Yogurt: A Great Source of Probiotics, Calcium, and Fat

By July 31, 2012Dairy

Yogurt is a classic example of a food which, despite being healthiest in its natural state, is constantly being tampered with to suit the misguided dietary wishes of consumers. A cursory glance at the dairy aisle of any supermarket, for instance, will reveal an ever-growing array of yogurt products bearing little to no nutritional merit: fat-free yogurts, yogurts with dead bacterial cultures, yogurts fortified with dangerous ingredients like aspartame… and those are just the regular “white” brands.

However, natural yogurt – yogurt that is unsweetened and unprocessed, and ideally made from organic and/or raw milk – is still relatively easy to obtain in most countries, and its health benefits are considerable.

List of Health Benefits

Rich in probiotics – Since natural yogurt is made through the bacterial fermentation of milk, it contains many beneficial living microorganisms. These microorganisms, which are commonly referred to as probiotics (literally meaning “for life”), greatly benefit our health when consumed in adequate amounts. For example, the bacteria most commonly used in the production of yogurt, Lactobacillus bulgaricus, Lactobacillus acidophilus, and Streptococcus thermophilus, help adjust the microflora (the natural balance of organisms) in our intestines. This, in turn, aids our bodies’ production of vitamin K and vitamin B12, and also ensures that calcium is efficiently absorbed into our bloodstreams, where it can be carried to our bones. When we are deficient in these beneficial cultures our body becomes inefficient at manufacturing numerous essential micronutrients, resulting in potential long-term sickness.

Boosts digestive health – The probiotics found in yogurt also act as a barrier against harmful bacteria by coating our gastrointestinal tracts. This forces the harmful bacteria to compete with the probiotics (often unsuccessfully) for the one thing that all bacteria need to colonize and multiply: living space. Consequently, an intestinal tract that is fortified with probiotics is at a reduced risk of digestion-related conditions such as diarrhea, bloating, gas, irritable bowel syndrome, inflammatory bowel disease, chronic fatigue, and – most of all – constipation. Yes, probiotic-rich foods like yogurt really are effective natural laxatives, so eat more of them if you’re suffering from irregular bowel movements.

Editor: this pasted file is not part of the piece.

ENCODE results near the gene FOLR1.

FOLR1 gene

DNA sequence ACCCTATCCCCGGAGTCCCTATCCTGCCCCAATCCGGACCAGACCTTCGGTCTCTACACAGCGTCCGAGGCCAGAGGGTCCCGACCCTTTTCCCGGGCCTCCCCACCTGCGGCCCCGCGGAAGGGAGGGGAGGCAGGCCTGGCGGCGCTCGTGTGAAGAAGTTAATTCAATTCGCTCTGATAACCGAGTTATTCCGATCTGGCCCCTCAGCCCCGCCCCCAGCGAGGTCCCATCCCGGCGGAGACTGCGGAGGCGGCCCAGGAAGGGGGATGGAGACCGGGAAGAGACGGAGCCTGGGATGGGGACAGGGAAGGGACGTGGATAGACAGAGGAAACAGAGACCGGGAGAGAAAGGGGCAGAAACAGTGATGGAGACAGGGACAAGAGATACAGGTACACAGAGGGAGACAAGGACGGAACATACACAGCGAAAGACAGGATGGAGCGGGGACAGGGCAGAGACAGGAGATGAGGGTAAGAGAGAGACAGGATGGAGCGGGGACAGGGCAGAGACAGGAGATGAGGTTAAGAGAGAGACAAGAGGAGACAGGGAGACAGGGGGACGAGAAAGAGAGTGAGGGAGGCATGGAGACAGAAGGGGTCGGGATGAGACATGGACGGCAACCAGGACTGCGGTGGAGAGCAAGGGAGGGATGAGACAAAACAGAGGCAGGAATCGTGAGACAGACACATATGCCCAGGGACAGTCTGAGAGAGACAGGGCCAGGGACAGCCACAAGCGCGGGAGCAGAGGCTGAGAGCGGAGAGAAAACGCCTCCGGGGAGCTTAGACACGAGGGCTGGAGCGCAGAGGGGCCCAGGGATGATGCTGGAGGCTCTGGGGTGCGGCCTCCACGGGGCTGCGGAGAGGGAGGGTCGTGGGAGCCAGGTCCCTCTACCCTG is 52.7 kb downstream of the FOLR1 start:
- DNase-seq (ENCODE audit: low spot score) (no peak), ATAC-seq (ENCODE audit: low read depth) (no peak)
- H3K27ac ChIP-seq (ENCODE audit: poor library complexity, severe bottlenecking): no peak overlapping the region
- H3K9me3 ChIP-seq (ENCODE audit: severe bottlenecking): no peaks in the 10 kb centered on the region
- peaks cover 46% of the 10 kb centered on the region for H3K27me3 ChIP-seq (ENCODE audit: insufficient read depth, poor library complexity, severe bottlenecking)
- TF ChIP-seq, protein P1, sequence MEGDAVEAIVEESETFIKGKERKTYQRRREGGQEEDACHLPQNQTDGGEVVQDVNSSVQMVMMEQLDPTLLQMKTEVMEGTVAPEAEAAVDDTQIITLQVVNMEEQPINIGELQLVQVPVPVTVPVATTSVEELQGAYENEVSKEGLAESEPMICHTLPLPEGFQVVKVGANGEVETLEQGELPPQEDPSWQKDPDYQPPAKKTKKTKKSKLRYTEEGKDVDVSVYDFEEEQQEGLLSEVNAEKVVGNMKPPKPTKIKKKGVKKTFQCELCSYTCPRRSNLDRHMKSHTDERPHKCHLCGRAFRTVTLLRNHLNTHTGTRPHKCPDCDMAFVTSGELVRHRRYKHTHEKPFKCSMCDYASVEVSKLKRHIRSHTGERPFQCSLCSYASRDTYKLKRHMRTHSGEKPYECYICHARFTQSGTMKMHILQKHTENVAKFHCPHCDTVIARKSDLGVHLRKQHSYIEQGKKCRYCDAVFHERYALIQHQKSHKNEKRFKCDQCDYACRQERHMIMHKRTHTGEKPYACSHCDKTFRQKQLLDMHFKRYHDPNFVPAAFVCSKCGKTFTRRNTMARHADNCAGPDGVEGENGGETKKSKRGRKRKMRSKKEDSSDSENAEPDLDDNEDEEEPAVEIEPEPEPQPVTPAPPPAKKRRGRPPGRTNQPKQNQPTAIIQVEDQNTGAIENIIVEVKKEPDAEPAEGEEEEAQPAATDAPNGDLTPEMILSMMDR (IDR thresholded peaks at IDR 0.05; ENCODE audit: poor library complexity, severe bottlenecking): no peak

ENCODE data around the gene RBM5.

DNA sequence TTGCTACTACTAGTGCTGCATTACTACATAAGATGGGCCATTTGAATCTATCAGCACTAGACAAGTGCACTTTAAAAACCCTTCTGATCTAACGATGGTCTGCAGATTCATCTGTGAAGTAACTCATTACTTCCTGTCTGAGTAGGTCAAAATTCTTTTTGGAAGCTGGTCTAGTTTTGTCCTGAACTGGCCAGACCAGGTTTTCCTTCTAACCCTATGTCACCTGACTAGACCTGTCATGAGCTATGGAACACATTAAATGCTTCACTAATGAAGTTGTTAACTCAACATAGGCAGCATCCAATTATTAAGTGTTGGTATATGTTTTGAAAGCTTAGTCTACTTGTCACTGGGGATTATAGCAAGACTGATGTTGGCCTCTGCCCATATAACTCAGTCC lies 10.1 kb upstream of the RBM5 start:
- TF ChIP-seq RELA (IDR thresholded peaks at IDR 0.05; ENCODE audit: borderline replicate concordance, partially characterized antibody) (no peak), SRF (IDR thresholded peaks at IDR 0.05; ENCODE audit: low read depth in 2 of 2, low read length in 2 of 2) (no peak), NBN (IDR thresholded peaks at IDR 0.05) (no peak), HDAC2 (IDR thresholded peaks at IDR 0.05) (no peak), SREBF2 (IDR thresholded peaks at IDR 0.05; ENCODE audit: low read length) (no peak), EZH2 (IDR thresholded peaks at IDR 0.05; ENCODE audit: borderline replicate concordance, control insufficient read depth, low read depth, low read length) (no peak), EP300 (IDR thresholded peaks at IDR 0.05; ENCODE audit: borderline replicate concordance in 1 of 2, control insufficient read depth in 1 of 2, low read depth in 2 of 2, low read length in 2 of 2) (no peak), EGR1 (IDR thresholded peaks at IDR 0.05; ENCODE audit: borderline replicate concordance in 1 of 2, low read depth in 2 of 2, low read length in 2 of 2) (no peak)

A good source of fatHalf of a container (four ounces) of natural yogurt made from whole milk contains approximately four grams of total fat, of which two grams are saturated. One of the essential fatty acids found in this fat, conjugated linoleic acid (CLA), cannot be made by our bodies and needs to be obtained from dietary sources. Studies have shown that CLA is a powerful anti-carcinogen that can help decrease body fat, increase the metabolism, boost immunity, fight inflammation, lower bad cholesterol, and reduce the risk of heart disease. Of course, none of these benefits are available in yogurt that has been stripped of its fat.

High in calcium – Half of a container of natural yogurt also supplies us with approximately 137 milligrams of calcium, or 14 percent of our recommended daily intake. Significantly, yogurt also contains certain short-chain fatty acids (SCFA) that ensure that our colon remains acidic, which is necessary for the efficient assimilation of calcium. Therefore, if you’re suffering from a calcium deficiency, consider eating natural yogurt on a daily basis. Doing so will both provide you with calcium and also improve your body’s absorption rate of calcium from other foods!

Natural yogurt is also a good source of riboflavin, phosphorus, and, of course, the essential “building blocks” of the body, protein. Expect to find at least four grams of complete protein per four ounces of natural yogurt, with Greek yogurt – a thicker type of yogurt that has been strained to remove its whey content – potentially containing more than double this amount.